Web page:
Senate Passes “American Rescue Plan”
After contentious debate, the Senate approved a $1.9 trillion dollar plan to aid those struggling in the pandemic. This was the first major piece of legislation from the new Democratic administration, and gave a telling look into how politics will play out in the next few years. Although hopes for bipartisanship ran high during inauguration, they quickly faded as it became clear neither side of the aisle intended to budge. In both chambers of Congress, Democrats hold a shaky majority, requiring nearly unanimous support by the party to pass legislation. This was tested as moderate Democrats, most notably Joe Manchin of West Virginia, took issue with certain parts of the aid bill. Bending under threats to withdraw support, Democrats removed a segment meant to increase federal minimum wage to $15 dollars. The bill bolsters unemployment benefits set to expire soon, and direct payments to individuals, including $250 per child between 6 and 17. Now, it must be approved by the House, and signed into law by the President.
President Biden has announced that by May of this year, enough vaccines will be available to be administered to every single adult in the nation. This is a huge step forward and will make an immense difference to all our futures. Following a new manufacturing deal with Merck & Co, Johnson and Johnson has agreed to produce more doses at a faster rate, putting us on the path to reaching our May goal of full vaccination. Just like the Pfizer and Moderna doses, the Johnson and Johnson vaccine was proven safe and effective. Over 50 million people have already been given at least one dose, and over 25 million are fully vaccinated, many more are getting shots every day. Biden compared this deal to deals that were made in wartime, due to the pressing urgency and and national crisis. It is a monumental event in American history, representing unity, prosperity and our ability to keep moving forward.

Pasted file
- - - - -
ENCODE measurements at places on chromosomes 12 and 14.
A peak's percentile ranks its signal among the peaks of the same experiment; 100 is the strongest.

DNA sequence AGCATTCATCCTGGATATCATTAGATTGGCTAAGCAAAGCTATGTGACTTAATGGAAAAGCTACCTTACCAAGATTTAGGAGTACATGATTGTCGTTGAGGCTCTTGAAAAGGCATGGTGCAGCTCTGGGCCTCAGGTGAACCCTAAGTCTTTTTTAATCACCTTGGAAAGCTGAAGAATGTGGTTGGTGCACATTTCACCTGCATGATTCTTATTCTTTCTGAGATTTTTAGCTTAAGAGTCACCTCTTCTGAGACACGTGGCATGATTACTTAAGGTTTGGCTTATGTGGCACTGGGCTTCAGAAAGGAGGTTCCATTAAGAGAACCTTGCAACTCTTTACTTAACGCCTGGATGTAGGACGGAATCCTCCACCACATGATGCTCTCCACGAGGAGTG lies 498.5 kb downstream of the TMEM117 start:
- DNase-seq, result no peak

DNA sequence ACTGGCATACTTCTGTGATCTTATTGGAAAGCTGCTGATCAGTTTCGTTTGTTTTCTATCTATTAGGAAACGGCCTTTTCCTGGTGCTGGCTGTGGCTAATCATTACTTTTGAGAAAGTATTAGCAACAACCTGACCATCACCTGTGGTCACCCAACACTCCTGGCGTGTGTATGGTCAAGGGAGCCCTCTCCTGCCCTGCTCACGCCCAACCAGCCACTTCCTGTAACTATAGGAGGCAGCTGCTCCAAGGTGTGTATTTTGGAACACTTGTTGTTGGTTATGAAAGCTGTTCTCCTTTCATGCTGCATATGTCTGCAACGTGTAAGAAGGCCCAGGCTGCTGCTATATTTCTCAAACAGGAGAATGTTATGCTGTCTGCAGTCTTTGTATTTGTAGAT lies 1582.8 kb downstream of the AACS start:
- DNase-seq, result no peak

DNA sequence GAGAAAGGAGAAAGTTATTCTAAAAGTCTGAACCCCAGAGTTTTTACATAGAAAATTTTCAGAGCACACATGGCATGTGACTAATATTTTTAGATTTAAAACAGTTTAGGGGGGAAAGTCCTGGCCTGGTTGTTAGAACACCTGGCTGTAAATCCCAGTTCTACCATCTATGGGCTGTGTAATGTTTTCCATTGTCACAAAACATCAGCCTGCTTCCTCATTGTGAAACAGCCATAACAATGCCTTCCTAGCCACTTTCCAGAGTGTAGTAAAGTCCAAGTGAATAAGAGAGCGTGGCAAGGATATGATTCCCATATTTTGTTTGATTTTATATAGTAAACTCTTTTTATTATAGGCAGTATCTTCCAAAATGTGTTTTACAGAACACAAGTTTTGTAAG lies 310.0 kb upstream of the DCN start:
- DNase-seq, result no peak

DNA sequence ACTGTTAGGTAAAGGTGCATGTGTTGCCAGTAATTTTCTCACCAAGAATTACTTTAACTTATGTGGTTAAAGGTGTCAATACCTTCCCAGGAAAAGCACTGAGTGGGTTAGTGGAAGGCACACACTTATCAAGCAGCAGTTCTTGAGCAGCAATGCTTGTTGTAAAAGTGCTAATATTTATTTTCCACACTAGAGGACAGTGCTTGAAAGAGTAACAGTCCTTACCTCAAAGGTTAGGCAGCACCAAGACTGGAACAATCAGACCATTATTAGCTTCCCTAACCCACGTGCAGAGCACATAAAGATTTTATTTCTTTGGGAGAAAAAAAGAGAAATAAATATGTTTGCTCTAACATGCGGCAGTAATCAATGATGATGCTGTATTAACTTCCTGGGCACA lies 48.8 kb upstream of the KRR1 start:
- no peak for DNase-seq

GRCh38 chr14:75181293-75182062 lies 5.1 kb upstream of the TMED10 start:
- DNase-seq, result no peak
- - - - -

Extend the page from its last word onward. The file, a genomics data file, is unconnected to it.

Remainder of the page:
States Lift Restrictions as Numbers Fall
Texas has completely lifted its state-wide mask mandate, joining Iowa, Montana, North Dakota, and Mississippi in the relaxed measure. Experts, including CDC head Rochelle Walensky, have condemned the action, calling it overconfident and reckless. “We stand to completely lose the hard-earned ground that we have gained,” she said. Easing restrictions as vaccine rollout and falling cases begin to give hope is premature and may lead to a longer path to recovery. New York retains its mask mandate.